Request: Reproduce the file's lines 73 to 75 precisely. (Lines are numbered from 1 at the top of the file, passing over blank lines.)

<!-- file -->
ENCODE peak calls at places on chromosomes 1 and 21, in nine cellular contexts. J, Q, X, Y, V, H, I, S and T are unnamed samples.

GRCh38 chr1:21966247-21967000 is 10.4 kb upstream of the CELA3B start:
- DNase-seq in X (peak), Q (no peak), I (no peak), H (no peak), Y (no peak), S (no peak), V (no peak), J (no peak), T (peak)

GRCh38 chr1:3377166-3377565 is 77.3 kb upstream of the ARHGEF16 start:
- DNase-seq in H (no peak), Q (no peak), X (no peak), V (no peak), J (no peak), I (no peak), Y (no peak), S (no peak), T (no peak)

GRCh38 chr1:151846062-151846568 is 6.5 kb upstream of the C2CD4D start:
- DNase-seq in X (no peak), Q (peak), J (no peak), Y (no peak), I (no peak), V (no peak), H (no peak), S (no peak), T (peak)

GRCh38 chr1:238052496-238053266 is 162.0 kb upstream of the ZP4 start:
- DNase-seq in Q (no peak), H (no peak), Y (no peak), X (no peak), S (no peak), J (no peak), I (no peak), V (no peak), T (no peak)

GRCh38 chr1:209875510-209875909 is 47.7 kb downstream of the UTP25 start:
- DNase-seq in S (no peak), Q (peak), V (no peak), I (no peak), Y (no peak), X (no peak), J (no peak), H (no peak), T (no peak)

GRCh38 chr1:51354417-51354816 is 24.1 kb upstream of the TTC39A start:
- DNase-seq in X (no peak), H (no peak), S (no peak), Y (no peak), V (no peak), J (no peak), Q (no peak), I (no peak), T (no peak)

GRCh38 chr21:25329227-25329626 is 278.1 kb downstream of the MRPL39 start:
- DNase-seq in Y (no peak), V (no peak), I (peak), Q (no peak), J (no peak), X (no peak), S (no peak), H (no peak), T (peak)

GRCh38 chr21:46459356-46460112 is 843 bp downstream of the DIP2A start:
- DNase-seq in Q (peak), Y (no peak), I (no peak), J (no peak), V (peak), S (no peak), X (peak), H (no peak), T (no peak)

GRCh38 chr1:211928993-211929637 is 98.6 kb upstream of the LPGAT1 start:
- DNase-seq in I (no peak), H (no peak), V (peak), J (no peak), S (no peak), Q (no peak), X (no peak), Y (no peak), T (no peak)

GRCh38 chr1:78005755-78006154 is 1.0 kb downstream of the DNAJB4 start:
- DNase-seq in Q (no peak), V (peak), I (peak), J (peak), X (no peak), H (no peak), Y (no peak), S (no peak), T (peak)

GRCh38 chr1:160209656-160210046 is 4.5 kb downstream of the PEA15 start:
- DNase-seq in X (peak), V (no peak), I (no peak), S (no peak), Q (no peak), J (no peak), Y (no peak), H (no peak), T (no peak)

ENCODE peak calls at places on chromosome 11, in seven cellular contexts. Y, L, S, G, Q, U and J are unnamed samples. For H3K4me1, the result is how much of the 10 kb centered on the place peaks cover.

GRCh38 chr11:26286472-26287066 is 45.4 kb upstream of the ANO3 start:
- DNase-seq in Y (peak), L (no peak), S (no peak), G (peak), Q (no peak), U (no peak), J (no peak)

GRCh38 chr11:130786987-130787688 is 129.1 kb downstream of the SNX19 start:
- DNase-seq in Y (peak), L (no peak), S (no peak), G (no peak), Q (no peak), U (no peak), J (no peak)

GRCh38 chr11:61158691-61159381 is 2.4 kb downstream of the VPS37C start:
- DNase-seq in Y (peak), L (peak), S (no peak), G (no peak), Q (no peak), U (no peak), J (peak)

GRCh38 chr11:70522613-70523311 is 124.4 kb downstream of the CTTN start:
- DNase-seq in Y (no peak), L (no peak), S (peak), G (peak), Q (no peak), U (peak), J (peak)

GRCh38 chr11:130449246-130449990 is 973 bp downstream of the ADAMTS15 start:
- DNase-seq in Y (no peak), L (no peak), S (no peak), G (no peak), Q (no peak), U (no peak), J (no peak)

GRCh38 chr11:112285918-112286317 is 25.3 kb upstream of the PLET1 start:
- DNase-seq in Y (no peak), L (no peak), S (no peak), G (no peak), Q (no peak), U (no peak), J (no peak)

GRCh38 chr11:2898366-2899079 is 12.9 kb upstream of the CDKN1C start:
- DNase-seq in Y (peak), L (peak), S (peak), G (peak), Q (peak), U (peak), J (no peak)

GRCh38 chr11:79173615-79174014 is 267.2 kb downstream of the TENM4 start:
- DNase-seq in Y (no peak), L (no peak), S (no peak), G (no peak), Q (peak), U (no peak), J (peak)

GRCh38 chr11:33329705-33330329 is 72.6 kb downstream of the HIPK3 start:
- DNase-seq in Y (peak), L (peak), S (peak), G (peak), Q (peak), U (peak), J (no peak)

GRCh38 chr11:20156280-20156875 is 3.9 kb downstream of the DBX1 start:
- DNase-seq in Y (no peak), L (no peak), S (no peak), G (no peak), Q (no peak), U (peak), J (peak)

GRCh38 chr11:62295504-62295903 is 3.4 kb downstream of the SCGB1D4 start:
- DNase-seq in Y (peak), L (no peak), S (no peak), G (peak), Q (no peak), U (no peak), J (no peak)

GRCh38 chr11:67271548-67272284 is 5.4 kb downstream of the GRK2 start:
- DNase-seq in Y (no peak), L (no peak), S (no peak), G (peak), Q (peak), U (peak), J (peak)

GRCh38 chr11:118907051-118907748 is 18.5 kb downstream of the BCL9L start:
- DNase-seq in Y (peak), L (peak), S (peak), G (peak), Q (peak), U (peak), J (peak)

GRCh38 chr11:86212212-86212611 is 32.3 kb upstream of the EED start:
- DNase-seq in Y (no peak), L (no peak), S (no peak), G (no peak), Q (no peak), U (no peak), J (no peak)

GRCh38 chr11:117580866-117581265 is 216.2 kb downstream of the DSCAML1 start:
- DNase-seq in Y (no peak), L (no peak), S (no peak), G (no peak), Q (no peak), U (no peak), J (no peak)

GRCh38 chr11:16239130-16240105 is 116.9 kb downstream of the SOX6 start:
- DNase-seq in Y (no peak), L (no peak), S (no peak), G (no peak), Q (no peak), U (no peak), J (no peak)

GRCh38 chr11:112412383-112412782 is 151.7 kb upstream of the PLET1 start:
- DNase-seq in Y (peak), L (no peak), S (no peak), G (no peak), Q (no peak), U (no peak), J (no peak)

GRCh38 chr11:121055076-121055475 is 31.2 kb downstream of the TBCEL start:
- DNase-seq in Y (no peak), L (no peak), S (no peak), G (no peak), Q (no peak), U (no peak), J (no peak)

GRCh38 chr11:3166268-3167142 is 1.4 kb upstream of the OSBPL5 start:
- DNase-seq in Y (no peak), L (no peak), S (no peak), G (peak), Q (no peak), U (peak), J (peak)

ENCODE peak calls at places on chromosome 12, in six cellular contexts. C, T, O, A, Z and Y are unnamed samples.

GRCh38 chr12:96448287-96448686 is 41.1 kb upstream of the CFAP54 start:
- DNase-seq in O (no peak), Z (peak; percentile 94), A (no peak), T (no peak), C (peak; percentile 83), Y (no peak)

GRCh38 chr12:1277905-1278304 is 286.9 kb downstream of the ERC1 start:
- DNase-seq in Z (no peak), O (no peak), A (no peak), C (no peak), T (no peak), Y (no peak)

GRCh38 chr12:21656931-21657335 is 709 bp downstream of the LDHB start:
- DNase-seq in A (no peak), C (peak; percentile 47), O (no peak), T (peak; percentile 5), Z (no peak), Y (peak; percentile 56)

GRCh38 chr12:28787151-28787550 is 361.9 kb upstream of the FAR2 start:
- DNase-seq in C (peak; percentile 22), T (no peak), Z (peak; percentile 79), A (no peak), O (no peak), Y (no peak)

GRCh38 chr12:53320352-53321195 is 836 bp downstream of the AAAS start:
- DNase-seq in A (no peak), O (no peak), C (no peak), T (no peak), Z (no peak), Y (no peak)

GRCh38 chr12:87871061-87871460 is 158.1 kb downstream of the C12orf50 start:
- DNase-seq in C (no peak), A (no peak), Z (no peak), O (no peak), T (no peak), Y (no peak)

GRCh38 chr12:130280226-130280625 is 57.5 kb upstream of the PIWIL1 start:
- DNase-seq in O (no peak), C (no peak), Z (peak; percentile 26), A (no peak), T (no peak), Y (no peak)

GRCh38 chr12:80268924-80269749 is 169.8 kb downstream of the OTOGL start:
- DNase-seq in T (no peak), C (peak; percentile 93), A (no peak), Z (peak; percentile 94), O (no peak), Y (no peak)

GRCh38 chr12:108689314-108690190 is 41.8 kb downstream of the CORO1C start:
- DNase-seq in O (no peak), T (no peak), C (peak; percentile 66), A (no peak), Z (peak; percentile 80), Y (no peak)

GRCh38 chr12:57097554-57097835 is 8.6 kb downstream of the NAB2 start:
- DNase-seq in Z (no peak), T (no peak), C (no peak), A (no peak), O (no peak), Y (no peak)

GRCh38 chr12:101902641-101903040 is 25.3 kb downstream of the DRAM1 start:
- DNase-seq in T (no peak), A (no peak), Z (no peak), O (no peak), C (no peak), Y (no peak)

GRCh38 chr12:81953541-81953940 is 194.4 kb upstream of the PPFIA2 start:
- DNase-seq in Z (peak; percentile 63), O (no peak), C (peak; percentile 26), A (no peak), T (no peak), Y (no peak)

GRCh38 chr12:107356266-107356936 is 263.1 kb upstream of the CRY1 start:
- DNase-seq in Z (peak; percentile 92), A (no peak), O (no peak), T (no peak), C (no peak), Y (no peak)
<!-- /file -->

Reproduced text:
- DNase-seq in A (no peak), O (no peak), C (no peak), T (no peak), Z (no peak), Y (no peak)

GRCh38 chr12:87871061-87871460 is 158.1 kb downstream of the C12orf50 start:
- DNase-seq in C (no peak), A (no peak), Z (no peak), O (no peak), T (no peak), Y (no peak)